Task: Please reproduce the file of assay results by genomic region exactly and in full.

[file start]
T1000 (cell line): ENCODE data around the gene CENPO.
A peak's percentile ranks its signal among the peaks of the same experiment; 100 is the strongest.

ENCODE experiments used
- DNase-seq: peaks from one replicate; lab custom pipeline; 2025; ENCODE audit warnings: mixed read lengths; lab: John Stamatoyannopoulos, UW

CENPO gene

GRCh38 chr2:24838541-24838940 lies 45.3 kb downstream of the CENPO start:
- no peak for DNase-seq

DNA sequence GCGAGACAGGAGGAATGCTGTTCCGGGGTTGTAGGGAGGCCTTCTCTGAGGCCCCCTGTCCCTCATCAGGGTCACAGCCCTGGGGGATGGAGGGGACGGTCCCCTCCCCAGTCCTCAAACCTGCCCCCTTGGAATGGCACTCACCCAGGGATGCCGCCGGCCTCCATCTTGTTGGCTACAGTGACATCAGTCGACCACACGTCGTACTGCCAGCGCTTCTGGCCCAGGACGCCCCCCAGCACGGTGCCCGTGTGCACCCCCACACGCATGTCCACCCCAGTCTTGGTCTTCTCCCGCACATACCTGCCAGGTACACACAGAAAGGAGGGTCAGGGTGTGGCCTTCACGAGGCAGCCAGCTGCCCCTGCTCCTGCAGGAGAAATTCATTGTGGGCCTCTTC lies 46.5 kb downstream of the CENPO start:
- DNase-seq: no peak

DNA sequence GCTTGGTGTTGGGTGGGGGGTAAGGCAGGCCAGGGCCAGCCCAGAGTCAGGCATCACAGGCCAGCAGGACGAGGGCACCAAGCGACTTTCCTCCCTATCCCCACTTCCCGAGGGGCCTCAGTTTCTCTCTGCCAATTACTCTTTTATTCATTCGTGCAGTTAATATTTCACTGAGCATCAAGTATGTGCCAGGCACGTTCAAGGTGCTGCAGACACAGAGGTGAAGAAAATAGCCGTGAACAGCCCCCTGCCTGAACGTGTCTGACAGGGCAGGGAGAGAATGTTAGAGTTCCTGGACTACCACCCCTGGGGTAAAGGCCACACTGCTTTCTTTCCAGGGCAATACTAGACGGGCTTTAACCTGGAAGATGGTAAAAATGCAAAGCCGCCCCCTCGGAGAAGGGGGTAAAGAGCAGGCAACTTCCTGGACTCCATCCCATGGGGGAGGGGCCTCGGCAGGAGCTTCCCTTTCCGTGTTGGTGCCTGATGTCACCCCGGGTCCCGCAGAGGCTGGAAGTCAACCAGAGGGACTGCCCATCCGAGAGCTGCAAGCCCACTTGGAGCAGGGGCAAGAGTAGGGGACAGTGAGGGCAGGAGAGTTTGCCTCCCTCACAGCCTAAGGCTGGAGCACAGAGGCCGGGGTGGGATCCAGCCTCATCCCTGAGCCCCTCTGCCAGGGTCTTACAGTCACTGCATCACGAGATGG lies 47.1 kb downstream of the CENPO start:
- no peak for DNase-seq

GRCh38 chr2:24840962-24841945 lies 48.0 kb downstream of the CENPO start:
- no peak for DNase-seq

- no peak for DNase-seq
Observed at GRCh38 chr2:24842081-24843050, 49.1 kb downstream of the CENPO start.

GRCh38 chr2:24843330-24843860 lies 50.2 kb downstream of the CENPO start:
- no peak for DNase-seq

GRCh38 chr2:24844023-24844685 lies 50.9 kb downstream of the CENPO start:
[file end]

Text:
T1000 (cell line): ENCODE data around the gene CENPO.
A peak's percentile ranks its signal among the peaks of the same experiment; 100 is the strongest.

ENCODE experiments used
- DNase-seq: peaks from one replicate; lab custom pipeline; 2025; ENCODE audit warnings: mixed read lengths; lab: John Stamatoyannopoulos, UW

CENPO gene

GRCh38 chr2:24838541-24838940 lies 45.3 kb downstream of the CENPO start:
- no peak for DNase-seq

DNA sequence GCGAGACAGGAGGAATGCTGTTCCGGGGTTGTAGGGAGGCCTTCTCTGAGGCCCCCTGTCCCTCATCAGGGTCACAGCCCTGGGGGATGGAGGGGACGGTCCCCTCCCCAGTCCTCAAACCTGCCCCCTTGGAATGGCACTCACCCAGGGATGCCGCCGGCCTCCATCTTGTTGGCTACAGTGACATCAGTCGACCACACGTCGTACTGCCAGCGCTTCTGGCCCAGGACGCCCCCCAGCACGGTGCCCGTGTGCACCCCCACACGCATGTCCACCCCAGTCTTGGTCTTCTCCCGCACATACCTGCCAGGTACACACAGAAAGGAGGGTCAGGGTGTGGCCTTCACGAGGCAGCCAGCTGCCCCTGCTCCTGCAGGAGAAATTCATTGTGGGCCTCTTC lies 46.5 kb downstream of the CENPO start:
- DNase-seq: no peak

DNA sequence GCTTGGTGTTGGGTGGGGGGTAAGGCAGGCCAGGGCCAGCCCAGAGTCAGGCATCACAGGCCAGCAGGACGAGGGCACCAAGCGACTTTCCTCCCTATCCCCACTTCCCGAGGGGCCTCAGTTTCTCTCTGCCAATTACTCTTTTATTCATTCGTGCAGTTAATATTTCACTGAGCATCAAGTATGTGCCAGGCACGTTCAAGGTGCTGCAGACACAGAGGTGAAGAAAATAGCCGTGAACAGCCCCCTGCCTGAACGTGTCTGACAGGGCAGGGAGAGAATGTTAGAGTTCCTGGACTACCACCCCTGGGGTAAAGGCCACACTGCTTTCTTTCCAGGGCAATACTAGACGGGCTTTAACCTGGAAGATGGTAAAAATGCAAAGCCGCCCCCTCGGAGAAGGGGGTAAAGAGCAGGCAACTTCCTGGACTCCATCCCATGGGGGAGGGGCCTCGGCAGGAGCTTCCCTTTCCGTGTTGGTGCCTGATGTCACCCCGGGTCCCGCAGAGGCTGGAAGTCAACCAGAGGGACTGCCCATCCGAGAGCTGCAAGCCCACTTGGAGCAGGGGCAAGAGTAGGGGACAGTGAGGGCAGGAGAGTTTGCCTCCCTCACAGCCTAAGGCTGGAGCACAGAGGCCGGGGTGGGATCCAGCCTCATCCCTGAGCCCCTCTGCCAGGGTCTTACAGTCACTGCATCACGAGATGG lies 47.1 kb downstream of the CENPO start:
- no peak for DNase-seq

GRCh38 chr2:24840962-24841945 lies 48.0 kb downstream of the CENPO start:
- no peak for DNase-seq

- no peak for DNase-seq
Observed at GRCh38 chr2:24842081-24843050, 49.1 kb downstream of the CENPO start.

GRCh38 chr2:24843330-24843860 lies 50.2 kb downstream of the CENPO start:
- no peak for DNase-seq

GRCh38 chr2:24844023-24844685 lies 50.9 kb downstream of the CENPO start: